Central North Sea Oil Fields

In the Greater Kittiwake Area (Dana 50%), the Mallard field has been successfully repressurised via the new water injection well drilled earlier in the year, thus allowing oil production to be brought back on stream in recent weeks. Although Mallard oil production recommenced later than originally planned, the reservoir performance since it came back on stream has been well ahead of expectations with rates of up to 13,000 barrels of oil per day achieved.

The Gadwall oil field came on stream in 2Q 2005 and has also performed well, indicating oil-in-place volumes at the top end of the range of expectations. A water injection well is therefore now being drilled, with the objective of maintaining production levels and increasing the oil reserves being recovered from Gadwall.

The Mallard and Gadwall oil fields are tied back to the host Kittiwake Platform (also Dana 50%). In order to increase average production output, by improving operational uptime, a single anchor loading ('SAL') oil export system has now been installed and commissioned at Kittiwake. This SAL has replaced the less efficient loading buoy and export tanker arrangement previously used. The new system has greater resilience to adverse weather and therefore the operational performance and uptime for all 3 producing fields in the Kittiwake area should be significantly improved, particularly during the winter months.

Northern North Sea Exploration

The exploration well in Block 211/22a (Clachnaben) found the main Brent sandstone target to be present as prognosed. Although minor oil shows were observed, the reservoir was found to be predominately water-bearing and the well is therefore being plugged and abandoned. Dana's technical team continued to work the data from this area right up to the point of drilling and determined this prospect to carry more risk than other North Sea wells Dana is planning for early in 2006. Therefore Dana decided to redirect funds to the important forthcoming appraisal wells in the Babbage and Anglia gas fields and thus significantly reduced its cost exposure to the 211/22a well by farming out just ahead of drilling.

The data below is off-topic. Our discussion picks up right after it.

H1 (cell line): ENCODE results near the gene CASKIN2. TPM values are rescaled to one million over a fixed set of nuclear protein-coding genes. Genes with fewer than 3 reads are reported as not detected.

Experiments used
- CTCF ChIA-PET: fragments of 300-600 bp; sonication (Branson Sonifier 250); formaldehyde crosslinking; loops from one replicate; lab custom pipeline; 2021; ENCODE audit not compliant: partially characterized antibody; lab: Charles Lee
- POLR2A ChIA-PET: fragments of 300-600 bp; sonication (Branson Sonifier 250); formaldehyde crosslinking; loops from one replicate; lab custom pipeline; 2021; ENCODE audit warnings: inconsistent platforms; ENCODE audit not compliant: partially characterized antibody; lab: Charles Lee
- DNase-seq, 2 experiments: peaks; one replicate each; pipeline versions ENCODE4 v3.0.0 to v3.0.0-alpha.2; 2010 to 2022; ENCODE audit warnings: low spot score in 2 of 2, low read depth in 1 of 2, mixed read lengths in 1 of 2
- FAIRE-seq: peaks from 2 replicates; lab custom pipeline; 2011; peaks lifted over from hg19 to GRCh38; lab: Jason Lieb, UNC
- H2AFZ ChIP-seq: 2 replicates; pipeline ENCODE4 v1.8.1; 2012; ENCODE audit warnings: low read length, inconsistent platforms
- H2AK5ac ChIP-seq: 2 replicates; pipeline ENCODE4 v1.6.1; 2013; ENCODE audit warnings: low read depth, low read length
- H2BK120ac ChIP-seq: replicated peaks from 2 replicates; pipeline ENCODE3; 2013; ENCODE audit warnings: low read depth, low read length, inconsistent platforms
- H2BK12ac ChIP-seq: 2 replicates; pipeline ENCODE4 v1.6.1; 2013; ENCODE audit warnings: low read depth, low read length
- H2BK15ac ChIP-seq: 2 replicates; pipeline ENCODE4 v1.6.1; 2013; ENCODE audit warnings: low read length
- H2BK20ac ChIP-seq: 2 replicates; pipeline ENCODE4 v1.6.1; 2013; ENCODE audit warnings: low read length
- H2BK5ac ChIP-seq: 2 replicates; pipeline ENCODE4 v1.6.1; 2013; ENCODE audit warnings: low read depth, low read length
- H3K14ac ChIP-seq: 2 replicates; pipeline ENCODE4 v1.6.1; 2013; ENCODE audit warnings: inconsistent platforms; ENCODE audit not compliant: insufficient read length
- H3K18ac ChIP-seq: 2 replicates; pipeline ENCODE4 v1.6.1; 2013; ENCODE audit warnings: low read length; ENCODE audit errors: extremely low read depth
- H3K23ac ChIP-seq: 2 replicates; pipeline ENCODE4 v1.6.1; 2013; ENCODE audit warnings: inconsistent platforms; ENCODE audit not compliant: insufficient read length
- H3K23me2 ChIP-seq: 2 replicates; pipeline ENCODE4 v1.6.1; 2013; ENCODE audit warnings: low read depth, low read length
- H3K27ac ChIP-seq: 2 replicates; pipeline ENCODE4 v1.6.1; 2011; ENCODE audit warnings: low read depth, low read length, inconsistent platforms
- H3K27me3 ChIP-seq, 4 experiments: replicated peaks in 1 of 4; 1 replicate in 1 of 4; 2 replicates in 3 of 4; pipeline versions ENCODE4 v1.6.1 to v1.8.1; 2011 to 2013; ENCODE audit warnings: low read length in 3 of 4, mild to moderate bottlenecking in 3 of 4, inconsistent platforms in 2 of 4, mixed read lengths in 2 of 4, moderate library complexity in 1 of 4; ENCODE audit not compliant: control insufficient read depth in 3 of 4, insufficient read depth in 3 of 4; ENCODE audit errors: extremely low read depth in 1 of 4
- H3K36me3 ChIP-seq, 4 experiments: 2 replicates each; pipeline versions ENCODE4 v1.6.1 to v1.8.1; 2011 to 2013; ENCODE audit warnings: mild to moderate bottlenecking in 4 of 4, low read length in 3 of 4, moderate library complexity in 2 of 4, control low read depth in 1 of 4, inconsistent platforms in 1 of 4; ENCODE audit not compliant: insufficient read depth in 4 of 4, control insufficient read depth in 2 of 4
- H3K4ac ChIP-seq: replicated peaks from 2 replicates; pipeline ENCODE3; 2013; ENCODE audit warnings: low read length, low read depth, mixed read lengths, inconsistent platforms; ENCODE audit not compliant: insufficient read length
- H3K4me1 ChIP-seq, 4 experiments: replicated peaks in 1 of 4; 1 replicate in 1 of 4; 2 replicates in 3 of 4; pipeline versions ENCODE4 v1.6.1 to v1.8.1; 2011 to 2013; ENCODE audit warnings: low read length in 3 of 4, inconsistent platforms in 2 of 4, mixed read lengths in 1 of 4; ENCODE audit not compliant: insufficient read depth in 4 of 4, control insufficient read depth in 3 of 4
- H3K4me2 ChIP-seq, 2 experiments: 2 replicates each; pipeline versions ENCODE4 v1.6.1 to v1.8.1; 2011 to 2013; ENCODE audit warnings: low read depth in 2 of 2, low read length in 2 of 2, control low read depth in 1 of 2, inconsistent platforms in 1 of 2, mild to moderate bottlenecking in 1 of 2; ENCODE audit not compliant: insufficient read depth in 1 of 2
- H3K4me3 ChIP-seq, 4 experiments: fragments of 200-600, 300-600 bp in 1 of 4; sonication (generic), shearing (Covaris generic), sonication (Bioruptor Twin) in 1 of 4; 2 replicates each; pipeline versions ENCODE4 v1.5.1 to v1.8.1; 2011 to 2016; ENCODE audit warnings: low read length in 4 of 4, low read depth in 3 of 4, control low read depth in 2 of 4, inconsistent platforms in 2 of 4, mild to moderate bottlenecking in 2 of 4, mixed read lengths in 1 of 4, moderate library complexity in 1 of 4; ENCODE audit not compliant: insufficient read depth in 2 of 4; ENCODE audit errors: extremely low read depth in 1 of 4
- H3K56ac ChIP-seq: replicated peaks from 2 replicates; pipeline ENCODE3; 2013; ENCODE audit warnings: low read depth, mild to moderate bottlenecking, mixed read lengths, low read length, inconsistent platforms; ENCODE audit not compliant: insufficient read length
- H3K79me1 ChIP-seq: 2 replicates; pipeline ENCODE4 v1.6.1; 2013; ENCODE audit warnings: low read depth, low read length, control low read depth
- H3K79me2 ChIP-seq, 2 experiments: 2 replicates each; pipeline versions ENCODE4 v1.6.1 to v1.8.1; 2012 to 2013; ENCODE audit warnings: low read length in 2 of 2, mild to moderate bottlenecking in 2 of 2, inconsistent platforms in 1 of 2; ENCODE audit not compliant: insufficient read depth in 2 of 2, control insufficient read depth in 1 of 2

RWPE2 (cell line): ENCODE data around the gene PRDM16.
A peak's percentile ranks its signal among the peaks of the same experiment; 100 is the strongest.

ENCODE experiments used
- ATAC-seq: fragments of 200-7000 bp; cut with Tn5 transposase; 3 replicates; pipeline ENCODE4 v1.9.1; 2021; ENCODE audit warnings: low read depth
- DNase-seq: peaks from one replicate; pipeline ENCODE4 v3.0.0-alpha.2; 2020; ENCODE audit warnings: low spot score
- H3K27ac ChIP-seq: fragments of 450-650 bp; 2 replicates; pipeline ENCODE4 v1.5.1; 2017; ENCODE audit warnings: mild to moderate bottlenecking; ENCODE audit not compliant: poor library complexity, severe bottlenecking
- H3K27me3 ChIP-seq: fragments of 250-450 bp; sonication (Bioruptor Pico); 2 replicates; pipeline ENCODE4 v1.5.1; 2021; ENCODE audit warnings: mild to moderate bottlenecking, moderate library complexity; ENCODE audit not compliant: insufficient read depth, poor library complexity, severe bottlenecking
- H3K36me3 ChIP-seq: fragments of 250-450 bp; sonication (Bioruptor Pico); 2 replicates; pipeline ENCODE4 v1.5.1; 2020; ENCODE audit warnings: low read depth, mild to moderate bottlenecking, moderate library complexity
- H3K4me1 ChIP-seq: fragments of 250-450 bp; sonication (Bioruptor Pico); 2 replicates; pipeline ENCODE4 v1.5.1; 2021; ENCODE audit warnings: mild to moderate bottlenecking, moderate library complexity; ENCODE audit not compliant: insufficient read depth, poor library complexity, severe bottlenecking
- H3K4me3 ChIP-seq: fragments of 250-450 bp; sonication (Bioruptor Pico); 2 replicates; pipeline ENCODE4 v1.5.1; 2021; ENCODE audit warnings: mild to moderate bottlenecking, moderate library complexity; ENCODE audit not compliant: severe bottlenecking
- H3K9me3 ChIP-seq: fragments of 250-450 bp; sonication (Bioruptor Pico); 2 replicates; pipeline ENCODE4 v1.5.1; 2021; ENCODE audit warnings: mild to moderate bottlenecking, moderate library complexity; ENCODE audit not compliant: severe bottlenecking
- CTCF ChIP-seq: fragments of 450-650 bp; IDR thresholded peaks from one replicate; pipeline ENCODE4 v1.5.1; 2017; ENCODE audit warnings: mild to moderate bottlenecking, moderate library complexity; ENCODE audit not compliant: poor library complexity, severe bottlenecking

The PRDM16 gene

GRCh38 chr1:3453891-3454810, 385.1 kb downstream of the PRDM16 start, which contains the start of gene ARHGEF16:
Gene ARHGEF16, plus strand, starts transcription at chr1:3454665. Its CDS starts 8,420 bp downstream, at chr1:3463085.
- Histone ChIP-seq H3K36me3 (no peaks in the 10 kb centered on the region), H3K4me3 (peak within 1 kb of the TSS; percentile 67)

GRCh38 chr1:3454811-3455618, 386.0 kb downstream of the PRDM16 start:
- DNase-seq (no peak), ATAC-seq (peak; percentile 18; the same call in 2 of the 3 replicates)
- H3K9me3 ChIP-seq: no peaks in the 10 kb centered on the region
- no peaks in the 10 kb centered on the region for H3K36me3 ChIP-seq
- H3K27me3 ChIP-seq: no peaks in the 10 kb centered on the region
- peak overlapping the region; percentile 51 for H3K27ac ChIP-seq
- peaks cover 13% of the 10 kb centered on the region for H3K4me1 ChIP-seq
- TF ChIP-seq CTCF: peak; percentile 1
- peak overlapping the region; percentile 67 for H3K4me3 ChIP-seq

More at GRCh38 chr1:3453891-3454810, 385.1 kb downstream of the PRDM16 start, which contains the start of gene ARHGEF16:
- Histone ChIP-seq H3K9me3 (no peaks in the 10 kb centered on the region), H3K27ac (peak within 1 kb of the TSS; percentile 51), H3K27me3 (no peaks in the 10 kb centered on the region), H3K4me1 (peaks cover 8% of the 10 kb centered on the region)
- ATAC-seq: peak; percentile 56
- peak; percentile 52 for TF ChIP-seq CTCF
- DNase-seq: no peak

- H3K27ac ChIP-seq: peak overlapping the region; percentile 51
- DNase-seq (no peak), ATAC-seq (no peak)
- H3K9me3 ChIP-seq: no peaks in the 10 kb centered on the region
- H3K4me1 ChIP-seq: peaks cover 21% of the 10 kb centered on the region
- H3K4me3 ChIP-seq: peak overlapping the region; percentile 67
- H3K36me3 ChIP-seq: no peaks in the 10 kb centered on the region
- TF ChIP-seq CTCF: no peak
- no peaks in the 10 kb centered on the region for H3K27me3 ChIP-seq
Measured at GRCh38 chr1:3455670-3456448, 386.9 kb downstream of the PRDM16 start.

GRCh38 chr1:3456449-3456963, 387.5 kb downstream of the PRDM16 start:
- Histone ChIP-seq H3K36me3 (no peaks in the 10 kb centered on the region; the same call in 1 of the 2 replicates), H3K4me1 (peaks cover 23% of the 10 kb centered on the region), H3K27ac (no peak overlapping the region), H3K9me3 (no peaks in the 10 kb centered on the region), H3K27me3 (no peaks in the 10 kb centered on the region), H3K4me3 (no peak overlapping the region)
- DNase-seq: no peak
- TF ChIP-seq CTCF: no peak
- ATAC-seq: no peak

Record Group Production Capacity

With the Johnston and Mallard fields now fully on stream and a number of the Company's North Sea fields producing above forecast, Dana's overall production capacity has now reached 30,000 barrels of oil equivalent per day (boepd) when all fields are flowing. This is a record high for the Company.

Completion of the exchange agreement with Gaz de France is expected during 1Q 2006. This will add both Anglia and additional Johnston gas production, which will boost Dana's overall capacity further. Looking at the projected out-turn for 2005, the later than anticipated start of production from the Johnston extension project and the Mallard field is likely to result in average production for the latter part of this year being slightly below previous expectations. Average production for the whole of 2005 is therefore now expected to be in the range of 19,000 to 19,500 boepd. Given the high level of development activity offshore, the final figure will be dependent on the production uptime that can be achieved in December.